The Canadian International Documentary Festival runs in Toronto April 26 – May 6 and the documentary I’m featured in premieres April 29th. The film is called The Accountant of Auschwitz and it’s about Oscar Groning, who in 2015 went on trial for the murder of 300,000 Jews. Matthew Shoychet, director of the documentary, included me in the film because of the work I did as an investigative reporter, exposing two Nazi war criminals living the good life in Toronto. One of the Nazis, SS master sergeant Helmut Rauca, formerly of Willowdale, killed 11,500 Lithuanian Jews. When I found Rauca, I told Canadian government officials they had 7 days to arrest him and if they didn’t – I would tell the world this Nazi war criminal was in Canada and that the Canadian government let him live as a free man, despite the blood on his hands. Within 4 days Rauca was arrested and sent back to Germany for trial.
Here’s info on the premiere of The Accountant of Auschwitz.
I am pleasantly surprised to see that my book once again made it to the Amazon PR bestsellers list. The honour of being on the list is fleeting, so I'll enjoy the moment while I can.
Amazon listed When the Headline Is YOU: An Insider's Guide to Handling the Media as #50 in the top 100 PR bestseller category. When the Headline Is You focuses on how best to communicate difficult issues and answer tough questions.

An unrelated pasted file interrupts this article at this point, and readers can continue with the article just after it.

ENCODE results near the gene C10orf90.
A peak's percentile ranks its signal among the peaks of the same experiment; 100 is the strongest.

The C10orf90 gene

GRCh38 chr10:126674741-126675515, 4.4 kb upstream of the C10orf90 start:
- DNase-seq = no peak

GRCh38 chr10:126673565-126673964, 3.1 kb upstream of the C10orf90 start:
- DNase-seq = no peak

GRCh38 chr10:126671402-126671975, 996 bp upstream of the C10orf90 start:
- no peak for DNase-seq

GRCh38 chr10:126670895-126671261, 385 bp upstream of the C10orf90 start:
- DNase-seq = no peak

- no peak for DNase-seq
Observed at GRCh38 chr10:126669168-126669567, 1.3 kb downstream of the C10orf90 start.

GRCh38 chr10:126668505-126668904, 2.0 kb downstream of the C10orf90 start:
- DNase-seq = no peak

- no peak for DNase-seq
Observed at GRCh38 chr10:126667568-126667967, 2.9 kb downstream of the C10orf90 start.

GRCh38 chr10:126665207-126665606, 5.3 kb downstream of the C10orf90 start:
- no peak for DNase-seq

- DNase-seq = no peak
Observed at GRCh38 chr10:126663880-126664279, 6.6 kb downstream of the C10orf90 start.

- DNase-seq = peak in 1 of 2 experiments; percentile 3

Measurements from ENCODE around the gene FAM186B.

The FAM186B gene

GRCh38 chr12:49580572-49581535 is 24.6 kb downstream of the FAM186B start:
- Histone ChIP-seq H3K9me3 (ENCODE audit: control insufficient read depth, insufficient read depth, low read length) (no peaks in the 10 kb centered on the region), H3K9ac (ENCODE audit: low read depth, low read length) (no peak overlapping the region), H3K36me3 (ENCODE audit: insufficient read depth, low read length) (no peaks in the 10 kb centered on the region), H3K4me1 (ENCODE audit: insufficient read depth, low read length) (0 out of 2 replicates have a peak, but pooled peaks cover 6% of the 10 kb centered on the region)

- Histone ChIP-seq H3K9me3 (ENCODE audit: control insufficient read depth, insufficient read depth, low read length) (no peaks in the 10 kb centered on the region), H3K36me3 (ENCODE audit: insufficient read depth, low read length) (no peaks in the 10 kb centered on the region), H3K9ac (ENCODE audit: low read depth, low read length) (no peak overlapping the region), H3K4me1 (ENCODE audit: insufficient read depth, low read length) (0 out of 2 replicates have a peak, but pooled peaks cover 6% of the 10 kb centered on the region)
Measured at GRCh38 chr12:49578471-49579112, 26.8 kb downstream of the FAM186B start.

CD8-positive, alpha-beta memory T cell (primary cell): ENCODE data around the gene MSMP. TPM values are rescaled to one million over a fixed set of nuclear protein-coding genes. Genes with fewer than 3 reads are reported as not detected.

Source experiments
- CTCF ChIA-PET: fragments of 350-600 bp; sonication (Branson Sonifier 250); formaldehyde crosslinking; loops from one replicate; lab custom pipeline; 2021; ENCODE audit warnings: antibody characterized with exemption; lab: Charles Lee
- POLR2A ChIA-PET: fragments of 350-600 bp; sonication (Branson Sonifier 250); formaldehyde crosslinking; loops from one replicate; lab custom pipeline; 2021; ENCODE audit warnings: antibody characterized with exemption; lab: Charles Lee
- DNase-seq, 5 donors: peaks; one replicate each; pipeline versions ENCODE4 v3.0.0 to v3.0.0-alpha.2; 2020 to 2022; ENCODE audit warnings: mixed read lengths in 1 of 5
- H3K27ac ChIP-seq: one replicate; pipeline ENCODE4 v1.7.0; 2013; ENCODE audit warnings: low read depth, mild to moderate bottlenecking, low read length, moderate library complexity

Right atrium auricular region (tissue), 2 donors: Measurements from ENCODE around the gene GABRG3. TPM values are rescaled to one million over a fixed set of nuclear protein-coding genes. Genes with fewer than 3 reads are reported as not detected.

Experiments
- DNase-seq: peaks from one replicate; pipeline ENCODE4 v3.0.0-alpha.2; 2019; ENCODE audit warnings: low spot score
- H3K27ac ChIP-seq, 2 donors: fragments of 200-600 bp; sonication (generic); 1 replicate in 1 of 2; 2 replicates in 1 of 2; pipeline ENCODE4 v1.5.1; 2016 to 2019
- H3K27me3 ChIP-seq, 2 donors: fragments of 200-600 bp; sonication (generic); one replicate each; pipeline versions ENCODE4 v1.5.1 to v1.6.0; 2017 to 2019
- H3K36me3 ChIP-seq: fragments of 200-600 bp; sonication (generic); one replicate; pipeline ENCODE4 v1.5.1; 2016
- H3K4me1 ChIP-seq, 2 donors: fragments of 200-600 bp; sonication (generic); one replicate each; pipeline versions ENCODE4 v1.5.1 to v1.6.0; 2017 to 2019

While I was recently recording a voiceover for the upcoming documentary “The Last Nazi Trials,” the film’s director Matthew Shoychet told me about Faigie Schmidt Libman. Faigie is a Holocaust survivor, now living in Toronto. Born in Lithuania, Faigie cannot forget the day SS Master Sergeant Helmut Rauca murdered 10,500 people in her village. Faygie survived and was sent to a concentration camp. After spending a few years in a displaced person’s camp following the war, Faigie moved to Toronto and built a life for herself.
But she was reluctant to talk about her horrific experience, until the day she opened the Toronto Star and discovered that Rauca, had been arrested for killing 11,500 Lithuanian Jews. What’s more, she discovered that Rauca had for years been living only a few blocks from her Toronto home.
Hearing Faigie’s story moved me greatly because as a reporter in the early 1980’s, I found and exposed Helmut Rauca, brought him to the attention of the authorities and had him extradited for trial in Germany.